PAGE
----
What I would like to link together, though, is this requirement that women put a mask on to look their best. It’s a direct implication that women do not look their best without new skin, new eyes, new cheeks, and new lips. Men can simply walk out of their house, and they are applauded for buttoning their shirts or not sagging in their pants. The expectation is different for women.
What does that continue to say about our society? Yesterday was Equal Pay Day for Women. Yesterday marks the day that white women begin to earn as much as their male counterparts in the workforce. If you add other aspects, such as being black, or Hispanic, their day is not yet here. What does it say, about our society?
It continues to reinforce the message that women cannot and will not be enough. It says that we don’t look the part, and we don’t deserve to play the part.
Clarification, I don’t choose to believe this. I feel that if we succumb to this victim mentality we allow the oppressors to win. And, I will not allow the oppressors to win. Everyone deserves a fair shake at this game called Life. Everyone deserves to be treated fairly, no matter what their skin or gender, or choice of make up. Instead of being a victim, I will, however, kindly challenge these micro-oppressions.
Women are not required to wear make up to look their best. Women are not required to wear a dress, or a pant suit, to be presentable. We, this generation and beyond, are shaking the old beliefs and creating our own, because the old beliefs, the old suit, it just doesn’t fit anymore.
I believe our job is to shake those suits that don’t fit anymore. Our job is to challenge these micro-oppressions when they are, again, layered as norms. Our job is to say, “No, that really isn’t how it is and couldn’t we consider it a different way.”
And, today, I’m saying that about make up. Not only is it generally quite toxic to our skin, it can mask who we really are. If we are to truly show up and change this world, we need to show up as we really are. So, please, take off your make up, and change the world.
Make up at work – from the abstract, “Although many women find pleasure in wearing makeup, the authors conclude that the institutional constraints imposed by the workplace effectively limit the possibilities for resistance.”
A few weeks ago, I ran out of lotion. I sort of despise going to the store to buy new personal care products. The labels confuse me. I don’t understand all the ingredients, what I need, why, what it’s good for. The longer and more chemically the name sounds, it raises more red flags than I care to admit.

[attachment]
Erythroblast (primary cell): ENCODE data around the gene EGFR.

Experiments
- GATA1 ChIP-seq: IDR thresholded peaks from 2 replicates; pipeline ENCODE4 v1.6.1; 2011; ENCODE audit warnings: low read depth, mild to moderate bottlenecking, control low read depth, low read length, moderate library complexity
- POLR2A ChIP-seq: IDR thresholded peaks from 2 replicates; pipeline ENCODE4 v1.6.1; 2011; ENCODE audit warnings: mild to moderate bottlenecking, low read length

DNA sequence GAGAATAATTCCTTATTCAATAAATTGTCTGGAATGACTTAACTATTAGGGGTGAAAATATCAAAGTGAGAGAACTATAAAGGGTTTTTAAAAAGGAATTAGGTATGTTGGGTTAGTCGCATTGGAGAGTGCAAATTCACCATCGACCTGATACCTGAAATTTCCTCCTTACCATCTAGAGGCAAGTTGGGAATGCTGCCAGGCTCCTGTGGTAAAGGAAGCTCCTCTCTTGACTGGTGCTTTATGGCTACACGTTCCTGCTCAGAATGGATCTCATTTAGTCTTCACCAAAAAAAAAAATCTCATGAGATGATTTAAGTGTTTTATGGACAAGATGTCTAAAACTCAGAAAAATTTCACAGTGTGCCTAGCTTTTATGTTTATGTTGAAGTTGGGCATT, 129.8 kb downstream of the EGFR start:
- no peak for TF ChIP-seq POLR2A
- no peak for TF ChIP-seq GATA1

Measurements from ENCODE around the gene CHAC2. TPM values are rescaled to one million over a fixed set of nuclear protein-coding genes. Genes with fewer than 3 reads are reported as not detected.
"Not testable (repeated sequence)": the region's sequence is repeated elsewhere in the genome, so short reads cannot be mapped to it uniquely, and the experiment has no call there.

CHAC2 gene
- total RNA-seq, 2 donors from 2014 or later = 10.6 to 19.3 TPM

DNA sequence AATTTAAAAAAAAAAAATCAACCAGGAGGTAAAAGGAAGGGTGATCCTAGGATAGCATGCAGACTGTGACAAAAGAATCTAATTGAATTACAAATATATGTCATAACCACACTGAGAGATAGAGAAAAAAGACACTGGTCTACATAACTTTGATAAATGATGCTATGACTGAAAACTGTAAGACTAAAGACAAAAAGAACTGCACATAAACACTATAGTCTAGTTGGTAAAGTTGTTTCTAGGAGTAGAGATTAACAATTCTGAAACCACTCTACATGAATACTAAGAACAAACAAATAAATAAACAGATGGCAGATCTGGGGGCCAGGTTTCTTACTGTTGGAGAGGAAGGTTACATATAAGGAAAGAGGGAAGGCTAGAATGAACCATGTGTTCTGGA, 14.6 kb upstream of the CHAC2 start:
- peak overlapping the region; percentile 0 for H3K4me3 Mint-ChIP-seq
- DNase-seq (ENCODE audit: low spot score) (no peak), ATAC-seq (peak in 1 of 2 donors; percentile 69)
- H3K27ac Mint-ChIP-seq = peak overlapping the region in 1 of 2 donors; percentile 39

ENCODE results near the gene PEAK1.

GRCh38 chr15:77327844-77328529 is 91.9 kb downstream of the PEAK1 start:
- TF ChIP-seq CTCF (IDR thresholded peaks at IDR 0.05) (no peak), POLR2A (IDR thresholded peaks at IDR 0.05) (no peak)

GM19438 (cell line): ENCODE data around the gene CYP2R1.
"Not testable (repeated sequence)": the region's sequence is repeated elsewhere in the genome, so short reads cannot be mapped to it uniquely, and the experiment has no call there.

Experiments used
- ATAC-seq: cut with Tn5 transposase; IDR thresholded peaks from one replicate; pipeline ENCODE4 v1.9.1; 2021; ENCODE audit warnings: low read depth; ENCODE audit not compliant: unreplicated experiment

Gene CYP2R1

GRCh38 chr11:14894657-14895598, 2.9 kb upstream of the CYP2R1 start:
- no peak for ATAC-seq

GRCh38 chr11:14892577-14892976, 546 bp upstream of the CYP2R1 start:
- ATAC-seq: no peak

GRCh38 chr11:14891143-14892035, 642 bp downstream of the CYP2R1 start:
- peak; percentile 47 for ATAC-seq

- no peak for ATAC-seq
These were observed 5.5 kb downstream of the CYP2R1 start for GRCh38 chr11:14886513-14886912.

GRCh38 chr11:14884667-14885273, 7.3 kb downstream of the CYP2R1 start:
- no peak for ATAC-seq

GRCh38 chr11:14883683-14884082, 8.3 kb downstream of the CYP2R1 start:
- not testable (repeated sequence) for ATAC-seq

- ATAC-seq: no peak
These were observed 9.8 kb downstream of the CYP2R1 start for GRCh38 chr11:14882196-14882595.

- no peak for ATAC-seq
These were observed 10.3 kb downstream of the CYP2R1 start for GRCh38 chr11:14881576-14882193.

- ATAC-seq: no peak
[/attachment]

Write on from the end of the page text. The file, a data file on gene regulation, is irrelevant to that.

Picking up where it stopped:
So, my lotion ran out. But, I have sensitive skin that needs routine hydration. I have autoimmune issues that exacerbate that sensitive skin, so no matter how hot or cold or wet or dry it is outside, I need hydration for my skin.
What’s a girl to do? Well, not unlike my cooking, I went for whole ingredients. Herein lies the confusion, how do you make lotion? Why do you need certain ingredients.
Confession: I love to read and I love to research. But, if it’s not easily understood, then I pass. In college, I loved digesting complex ideas and trying to understand them. As my son has grown, and my family and I have settled into these roles, though, I find the more complex something is the more of a turn off it is.
So, when looking at a recipe, I found I want simple, easy to understand, just like my cooking desire of 5 ingredients or less.
Lotion added water. Body butter was straight plant fats, which meant simpler though there was a bit in the process. I opted for the body butter, because the whole thing felt simpler. Comparing some recipes, the ratio seemed to be 1 part plant oil to two parts plant butter, and for every 1 cup of body butter about 10 drops of essential oil. I decided on my amounts not unlike making soap. You figure out how much you want in an end product, and adjust accordingly. I figured 3 cups of finished product would be enough. And, I then proceeded to make about 4 cups! (Oops!)
Recipe & Technique
1 bowl filled with ice
1 bowl, smaller, to nest in iced bowl later
I crockpot for slow melting of fats
Container(s) for finished product
A stick blender for mixing
1 cup mango butter
1 cup shea butter
1 cup coconut oil (counting as a butter because of consistency)
A few shavings of coconut butter
½ cup extra virgin olive oil
½ cup jojoba oil
10 drops clary sage
10 drops geranium
10 drops lavender
I found this didn’t scent my body butter as much as I wanted. Next time, I’ll up the geranium and lavender to 15 or 20 drops each. And, next time, I’ll maybe have ⅔ cup each of the mango and shea butters and coconut oil.
Add all plant butters and oils (except essential oils) to your crockpot. Put on low, and let sit until all oils are melted. One blogger noted that letting her oils melt together for 20 minutes refined them enough that the finished product wasn’t grainy. I forgot about my crockpot for a bit, so my oils sat for nearly two hours. Note, many recipes instruct you to use a double boil method. I don’t like it. Something about the steam and hot bowls that turns me off. I found the crockpot method works best for my “fix it and forget it” world.